Do we need to change the conversation about exploitation of workers in our time as Elizabeth Heyrick did about slavery?  The twentieth century dawned full of hope that somehow the spirit of the age, organized labor, government legislation, free market forces, or educational opportunities would put an end to the worst abuses.  But by the close of the century unions were weaker than they had been for a hundred years.  It is now commonplace to dismiss strikes as efforts by greedy union members to get more money for less work.  Poor people are poor because of their own lifestyle choices.  Efforts to assist them are branded the politics of envy. Universal health care is rooted in an alien ideology.  The list is endless.

Like the world the slaveholders made, every argument for the status quo immediately reduces to selfishness and greed.  We cannot discuss anything on those terms.  We need to think and speak out in terms of social justice.  To paraphrase Elizabeth Heyrick:  The exploitation of labor and the systems that plunge millions worldwide into poverty are not abstract questions to be settled between corporations and government.  We are all guilty of supporting and perpetuating exploitive systems, since we profit from cheap food and cheap manufactured goods.  We stand in the same moral relation to American corporations as the receiver of stolen goods to the thief.

No group of workers has been more exploited than those who harvest the fruits and vegetables on our tables.  Led by Cesar Chavez and United Farm Workers on the West Coast and Baldemar Velasquez and Farm Labor Organizing Committee (FLOC) in Ohio, they fought back.  Velasquez had first-hand experience of the civil rights struggle, working with the Congress of Racial Equality (CORE), and committed his group to non-violent action.  Some leaders, wedded to traditional union ways, were unwilling to engage in moral and emotional appeals  and wanted nothing to do with an approach like that of the civil rights movement or a religious campaign.  These turned out to be tactics that energized the farm labor movement.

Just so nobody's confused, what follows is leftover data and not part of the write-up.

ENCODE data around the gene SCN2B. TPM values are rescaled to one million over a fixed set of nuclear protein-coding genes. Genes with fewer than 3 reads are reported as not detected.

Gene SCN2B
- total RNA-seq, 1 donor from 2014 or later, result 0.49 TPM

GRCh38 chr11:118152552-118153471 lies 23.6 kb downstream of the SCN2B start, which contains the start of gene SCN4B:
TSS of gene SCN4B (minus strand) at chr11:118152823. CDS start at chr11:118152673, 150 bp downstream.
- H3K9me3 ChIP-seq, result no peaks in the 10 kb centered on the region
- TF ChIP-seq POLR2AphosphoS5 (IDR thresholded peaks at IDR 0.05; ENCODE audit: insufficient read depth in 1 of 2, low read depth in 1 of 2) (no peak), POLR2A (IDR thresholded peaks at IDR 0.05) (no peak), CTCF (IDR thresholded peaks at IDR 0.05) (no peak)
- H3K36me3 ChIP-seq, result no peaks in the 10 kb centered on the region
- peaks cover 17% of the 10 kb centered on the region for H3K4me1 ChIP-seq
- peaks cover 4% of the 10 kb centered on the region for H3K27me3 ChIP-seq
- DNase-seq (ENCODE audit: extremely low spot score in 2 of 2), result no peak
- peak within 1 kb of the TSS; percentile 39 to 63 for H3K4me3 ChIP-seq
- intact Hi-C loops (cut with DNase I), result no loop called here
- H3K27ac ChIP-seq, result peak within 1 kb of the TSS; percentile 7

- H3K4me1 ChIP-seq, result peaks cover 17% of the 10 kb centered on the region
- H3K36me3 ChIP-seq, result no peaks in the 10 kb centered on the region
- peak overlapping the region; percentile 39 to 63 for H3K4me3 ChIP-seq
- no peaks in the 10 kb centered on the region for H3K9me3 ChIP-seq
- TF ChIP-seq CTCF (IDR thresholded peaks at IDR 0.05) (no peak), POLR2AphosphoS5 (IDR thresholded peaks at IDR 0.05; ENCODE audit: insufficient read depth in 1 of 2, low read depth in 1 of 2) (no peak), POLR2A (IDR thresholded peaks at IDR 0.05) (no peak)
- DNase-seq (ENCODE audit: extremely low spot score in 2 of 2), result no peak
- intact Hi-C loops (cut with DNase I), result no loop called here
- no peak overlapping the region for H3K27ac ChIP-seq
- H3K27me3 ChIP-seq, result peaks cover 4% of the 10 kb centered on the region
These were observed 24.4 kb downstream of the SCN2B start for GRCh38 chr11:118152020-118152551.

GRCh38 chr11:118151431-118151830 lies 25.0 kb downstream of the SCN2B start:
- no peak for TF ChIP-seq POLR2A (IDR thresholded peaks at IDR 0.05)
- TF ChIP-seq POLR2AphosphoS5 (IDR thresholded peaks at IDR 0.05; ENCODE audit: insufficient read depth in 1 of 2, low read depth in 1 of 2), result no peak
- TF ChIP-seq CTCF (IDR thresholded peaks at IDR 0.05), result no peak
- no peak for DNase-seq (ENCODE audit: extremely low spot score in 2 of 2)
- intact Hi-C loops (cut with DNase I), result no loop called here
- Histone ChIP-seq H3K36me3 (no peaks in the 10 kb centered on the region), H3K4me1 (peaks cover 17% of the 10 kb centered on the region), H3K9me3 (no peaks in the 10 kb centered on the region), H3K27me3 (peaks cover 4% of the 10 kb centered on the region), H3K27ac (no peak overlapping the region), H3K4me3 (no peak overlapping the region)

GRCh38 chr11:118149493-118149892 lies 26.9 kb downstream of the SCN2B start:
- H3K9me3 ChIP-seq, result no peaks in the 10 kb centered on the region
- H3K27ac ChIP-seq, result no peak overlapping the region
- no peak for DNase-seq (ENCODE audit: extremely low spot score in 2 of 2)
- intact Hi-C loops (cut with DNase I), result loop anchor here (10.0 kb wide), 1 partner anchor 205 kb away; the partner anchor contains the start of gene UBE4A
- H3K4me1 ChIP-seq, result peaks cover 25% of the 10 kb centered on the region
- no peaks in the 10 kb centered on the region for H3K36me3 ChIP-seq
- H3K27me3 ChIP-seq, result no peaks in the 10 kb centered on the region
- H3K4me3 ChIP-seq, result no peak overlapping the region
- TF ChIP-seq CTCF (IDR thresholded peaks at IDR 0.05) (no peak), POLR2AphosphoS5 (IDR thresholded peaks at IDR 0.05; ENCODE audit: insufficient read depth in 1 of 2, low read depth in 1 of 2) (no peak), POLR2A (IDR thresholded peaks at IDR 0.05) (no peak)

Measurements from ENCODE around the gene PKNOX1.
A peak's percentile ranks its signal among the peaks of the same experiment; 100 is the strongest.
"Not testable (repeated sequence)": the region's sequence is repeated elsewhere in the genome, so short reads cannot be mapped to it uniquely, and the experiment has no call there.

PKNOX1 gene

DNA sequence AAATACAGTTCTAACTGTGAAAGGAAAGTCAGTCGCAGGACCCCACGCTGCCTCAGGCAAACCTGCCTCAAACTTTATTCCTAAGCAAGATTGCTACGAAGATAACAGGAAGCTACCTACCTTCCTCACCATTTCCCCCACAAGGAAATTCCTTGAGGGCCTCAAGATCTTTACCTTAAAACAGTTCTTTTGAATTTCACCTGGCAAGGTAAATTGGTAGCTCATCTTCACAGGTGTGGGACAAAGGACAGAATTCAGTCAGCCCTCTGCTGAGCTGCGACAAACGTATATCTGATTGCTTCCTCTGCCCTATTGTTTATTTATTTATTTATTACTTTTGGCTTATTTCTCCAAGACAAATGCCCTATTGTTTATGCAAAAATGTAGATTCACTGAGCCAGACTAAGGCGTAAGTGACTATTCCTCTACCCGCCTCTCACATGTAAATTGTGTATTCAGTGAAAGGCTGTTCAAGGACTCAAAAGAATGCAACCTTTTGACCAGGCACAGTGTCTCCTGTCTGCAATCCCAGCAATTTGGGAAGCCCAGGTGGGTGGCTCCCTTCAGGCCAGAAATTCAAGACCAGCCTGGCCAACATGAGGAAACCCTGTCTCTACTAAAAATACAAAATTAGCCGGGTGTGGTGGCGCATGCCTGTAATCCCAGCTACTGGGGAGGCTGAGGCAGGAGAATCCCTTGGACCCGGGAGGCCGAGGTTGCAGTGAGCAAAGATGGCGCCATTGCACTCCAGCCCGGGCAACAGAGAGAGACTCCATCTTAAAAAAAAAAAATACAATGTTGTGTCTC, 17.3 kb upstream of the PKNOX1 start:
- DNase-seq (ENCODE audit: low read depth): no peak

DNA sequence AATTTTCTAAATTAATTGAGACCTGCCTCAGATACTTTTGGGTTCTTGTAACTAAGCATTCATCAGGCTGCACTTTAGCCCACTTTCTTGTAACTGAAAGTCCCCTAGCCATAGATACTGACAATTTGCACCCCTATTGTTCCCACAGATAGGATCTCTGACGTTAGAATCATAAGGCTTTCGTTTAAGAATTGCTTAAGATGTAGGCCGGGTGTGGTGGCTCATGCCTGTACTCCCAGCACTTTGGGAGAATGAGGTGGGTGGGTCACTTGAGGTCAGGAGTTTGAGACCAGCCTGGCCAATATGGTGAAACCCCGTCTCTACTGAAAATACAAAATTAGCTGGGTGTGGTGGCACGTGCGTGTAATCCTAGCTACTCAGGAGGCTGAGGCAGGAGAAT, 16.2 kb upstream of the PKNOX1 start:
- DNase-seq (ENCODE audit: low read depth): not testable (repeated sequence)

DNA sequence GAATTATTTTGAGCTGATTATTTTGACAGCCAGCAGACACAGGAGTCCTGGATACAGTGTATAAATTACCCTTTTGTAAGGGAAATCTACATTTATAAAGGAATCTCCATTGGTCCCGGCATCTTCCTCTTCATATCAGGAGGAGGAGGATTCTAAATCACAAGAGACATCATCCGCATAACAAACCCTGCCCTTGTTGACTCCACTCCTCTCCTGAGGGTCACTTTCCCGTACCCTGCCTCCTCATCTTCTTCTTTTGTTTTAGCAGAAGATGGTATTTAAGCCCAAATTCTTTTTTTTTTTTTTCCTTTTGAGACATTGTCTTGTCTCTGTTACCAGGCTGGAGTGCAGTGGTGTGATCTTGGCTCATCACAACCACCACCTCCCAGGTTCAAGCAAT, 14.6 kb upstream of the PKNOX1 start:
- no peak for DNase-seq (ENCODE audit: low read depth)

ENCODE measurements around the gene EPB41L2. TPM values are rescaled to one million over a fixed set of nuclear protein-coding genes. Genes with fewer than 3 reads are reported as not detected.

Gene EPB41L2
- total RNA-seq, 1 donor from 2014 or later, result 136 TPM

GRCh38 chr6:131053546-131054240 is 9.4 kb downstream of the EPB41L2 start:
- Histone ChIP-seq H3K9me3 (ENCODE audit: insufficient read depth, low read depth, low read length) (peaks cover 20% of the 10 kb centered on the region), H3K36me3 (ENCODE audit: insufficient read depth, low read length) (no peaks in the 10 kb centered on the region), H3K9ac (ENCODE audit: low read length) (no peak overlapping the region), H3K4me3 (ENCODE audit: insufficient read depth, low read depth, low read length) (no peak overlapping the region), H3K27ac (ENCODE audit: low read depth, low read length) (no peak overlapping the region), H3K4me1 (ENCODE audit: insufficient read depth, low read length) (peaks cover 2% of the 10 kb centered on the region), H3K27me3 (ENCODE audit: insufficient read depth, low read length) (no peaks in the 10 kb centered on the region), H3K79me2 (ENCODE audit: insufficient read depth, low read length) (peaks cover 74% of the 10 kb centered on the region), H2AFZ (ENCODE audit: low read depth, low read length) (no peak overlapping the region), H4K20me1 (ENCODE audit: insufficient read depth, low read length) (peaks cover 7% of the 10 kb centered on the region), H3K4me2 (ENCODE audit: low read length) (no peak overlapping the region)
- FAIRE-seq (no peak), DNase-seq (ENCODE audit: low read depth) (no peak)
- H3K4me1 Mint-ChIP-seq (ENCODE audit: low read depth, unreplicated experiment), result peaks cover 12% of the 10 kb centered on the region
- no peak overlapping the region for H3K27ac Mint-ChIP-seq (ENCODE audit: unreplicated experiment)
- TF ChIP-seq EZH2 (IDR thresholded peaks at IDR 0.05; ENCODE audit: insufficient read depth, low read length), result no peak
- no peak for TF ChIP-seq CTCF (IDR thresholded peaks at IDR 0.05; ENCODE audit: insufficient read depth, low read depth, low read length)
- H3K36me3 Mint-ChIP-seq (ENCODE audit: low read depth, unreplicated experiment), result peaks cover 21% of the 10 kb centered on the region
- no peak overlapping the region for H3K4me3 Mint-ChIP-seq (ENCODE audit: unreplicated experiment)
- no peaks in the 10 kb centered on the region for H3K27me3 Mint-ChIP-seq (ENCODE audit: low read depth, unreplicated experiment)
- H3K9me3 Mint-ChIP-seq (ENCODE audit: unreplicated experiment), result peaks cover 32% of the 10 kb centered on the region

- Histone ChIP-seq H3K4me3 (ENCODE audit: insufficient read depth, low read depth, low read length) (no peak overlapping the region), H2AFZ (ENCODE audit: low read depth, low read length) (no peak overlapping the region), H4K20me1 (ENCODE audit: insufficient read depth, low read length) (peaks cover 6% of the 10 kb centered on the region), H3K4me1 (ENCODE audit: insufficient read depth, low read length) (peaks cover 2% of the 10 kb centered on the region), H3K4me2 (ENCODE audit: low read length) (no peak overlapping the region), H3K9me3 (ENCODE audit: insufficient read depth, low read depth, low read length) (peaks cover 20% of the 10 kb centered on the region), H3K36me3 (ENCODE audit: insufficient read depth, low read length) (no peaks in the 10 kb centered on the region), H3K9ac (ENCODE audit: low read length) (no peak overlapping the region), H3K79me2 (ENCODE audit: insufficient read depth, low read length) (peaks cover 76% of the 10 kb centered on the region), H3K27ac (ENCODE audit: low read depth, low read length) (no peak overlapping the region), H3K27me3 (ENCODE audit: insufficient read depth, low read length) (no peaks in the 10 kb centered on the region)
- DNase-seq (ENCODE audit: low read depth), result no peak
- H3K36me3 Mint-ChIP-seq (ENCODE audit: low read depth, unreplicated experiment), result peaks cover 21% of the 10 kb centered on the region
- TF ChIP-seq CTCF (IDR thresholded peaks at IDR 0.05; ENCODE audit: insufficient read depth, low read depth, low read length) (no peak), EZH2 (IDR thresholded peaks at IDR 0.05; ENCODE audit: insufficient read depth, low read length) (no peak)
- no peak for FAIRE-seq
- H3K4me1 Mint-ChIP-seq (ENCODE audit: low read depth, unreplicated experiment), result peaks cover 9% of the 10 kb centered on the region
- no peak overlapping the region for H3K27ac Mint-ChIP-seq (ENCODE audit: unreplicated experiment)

After unsuccessful strikes against individual farmers, Velasquez realized that the big tomato buyers should be the targets and FLOC concentrated first on Campbell’s Soup.  Although they had powerful allies in the United Auto Workers and the World Council of Churches, it was only after Catholic nuns began asking questions at stockholder meetings that Campbell’s gave in.  After winning an agreement for fair wages and working practices with them, FLOC went on to sign up all the major companies buying tomatoes for ketchup and soups and then to tackle producers of relish and pickles were bought cucumbers harvested by migrant workers.

With this example before them, after unsuccessful efforts to pressure individual Florida tomato growers, the Coalition of Immokalee Workers turned their sights on Taco Bell and sought the help of faith communities and university students.  With these allies, CIW’s Fair Food campaign has gone from strength to strength in the past ten years, as fast food and institutional food buyers fell in line, culminating in an agreement with 95% of the tomato growers in Florida last November.  Supermarkets have been the last holdouts.  Even as Whole Foods and Trader Joe’s signed earlier this year, Publix and other major buyers have stonewalled.  At the same time, churches, synagogues, and mosques across the country have become active in the Fair Food campaign, standing shoulder to shoulder with students and other activists.  They understand the language of economic justice as reflecting the prophetic cry for justice in every religious tradition.